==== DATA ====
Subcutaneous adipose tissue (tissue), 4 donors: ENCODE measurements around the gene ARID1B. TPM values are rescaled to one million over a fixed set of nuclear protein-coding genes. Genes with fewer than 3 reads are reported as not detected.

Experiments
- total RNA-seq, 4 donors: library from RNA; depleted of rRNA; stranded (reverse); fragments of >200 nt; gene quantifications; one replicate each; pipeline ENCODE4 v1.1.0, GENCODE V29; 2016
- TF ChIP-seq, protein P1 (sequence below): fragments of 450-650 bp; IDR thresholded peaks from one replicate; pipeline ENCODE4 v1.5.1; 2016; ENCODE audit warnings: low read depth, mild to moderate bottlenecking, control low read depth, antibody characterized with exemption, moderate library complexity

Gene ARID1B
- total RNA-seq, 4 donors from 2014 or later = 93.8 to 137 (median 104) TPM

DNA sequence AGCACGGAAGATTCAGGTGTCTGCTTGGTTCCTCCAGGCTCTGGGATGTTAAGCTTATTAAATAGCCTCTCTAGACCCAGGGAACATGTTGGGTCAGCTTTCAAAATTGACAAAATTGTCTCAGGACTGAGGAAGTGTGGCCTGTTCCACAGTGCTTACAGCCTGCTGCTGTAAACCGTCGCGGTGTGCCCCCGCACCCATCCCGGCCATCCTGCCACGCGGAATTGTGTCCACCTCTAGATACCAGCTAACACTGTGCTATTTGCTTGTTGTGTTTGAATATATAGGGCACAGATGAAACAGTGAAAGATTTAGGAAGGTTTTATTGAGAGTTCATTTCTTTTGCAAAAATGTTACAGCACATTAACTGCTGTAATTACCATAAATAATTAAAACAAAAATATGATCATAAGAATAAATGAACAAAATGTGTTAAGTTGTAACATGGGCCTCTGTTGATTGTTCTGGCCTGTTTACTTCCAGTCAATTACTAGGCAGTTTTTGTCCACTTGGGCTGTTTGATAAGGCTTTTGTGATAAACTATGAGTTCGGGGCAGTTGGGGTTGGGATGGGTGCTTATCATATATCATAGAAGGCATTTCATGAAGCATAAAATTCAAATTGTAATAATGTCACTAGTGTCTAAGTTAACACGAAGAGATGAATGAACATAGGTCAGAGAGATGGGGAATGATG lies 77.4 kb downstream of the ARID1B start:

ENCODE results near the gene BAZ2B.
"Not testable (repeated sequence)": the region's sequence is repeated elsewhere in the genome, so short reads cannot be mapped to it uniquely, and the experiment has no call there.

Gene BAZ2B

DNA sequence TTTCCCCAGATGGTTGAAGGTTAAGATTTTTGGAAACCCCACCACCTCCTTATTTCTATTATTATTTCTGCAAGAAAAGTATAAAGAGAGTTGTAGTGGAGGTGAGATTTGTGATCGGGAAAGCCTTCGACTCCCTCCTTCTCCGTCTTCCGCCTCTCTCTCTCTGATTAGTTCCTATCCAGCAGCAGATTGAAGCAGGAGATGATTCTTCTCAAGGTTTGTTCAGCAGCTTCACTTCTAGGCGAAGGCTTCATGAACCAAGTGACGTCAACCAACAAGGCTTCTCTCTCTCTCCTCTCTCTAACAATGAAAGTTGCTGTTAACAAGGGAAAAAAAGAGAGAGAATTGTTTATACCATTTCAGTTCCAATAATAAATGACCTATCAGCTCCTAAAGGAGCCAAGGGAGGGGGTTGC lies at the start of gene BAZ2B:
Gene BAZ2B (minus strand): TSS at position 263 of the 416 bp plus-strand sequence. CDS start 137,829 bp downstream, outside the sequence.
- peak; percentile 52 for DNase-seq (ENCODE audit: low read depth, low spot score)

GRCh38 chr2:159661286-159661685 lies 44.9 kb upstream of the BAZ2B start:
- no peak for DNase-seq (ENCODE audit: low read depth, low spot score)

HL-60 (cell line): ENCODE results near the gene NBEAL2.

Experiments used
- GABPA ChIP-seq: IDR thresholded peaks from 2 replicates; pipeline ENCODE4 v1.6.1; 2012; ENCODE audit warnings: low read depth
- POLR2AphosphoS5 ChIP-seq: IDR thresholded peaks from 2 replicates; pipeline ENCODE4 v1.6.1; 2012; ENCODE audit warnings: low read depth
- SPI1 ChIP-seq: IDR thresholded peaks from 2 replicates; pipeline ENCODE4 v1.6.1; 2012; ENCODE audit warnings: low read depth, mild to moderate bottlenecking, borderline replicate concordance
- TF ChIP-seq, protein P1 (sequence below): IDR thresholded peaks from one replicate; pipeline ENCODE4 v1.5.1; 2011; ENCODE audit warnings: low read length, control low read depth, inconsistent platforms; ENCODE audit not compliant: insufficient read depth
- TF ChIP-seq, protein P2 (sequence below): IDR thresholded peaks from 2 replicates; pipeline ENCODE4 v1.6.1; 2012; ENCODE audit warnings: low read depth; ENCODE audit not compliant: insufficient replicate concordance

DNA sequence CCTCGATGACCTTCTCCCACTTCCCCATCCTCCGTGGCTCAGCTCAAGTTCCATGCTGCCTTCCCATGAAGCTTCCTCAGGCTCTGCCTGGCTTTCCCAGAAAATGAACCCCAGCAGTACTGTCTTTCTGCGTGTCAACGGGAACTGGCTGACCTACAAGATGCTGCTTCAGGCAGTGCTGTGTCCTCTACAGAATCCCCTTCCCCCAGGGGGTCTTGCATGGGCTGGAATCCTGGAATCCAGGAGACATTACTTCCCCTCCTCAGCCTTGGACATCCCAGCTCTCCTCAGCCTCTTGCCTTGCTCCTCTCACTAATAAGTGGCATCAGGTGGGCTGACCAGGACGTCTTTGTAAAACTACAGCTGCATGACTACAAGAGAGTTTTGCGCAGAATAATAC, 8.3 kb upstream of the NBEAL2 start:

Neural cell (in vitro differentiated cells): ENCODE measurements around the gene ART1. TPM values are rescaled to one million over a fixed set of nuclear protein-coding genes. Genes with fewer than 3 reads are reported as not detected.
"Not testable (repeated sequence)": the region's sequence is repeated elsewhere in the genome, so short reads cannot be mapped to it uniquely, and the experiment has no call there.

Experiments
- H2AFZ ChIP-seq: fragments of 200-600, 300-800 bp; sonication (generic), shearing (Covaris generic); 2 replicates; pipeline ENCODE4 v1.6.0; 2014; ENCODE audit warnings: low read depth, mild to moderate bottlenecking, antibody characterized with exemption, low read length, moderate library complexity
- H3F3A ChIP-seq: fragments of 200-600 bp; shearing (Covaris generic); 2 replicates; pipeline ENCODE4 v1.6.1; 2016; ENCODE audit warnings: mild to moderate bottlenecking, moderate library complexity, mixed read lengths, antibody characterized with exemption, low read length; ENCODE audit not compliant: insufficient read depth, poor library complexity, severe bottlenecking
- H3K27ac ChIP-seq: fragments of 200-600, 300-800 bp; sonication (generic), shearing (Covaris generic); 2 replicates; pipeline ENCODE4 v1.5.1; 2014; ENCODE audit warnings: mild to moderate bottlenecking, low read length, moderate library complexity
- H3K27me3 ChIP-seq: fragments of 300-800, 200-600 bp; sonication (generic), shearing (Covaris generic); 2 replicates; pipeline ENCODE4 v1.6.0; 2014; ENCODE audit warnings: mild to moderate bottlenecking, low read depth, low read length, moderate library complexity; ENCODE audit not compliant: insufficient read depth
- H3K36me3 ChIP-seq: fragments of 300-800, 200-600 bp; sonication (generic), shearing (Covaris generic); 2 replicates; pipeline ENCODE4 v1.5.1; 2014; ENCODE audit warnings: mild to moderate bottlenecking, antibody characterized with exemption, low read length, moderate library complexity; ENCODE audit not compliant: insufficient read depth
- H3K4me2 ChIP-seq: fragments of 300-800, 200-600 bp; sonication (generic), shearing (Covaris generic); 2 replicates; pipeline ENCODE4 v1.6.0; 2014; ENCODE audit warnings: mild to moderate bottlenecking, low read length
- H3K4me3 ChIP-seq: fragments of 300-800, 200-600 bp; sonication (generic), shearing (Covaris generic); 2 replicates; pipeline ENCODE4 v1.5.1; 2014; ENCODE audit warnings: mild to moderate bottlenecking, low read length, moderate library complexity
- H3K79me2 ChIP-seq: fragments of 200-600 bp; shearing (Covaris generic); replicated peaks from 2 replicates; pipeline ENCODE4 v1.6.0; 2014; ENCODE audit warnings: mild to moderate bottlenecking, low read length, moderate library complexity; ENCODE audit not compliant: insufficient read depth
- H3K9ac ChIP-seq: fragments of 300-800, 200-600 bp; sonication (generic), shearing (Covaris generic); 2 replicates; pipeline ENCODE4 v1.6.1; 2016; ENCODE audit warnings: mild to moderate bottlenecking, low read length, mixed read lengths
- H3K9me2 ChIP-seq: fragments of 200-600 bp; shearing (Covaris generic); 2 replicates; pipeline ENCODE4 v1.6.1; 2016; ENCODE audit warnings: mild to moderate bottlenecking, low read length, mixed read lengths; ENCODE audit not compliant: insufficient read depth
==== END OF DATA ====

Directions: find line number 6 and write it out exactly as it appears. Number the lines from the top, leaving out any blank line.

- total RNA-seq, 4 donors from 2014 or later = 93.8 to 137 (median 104) TPM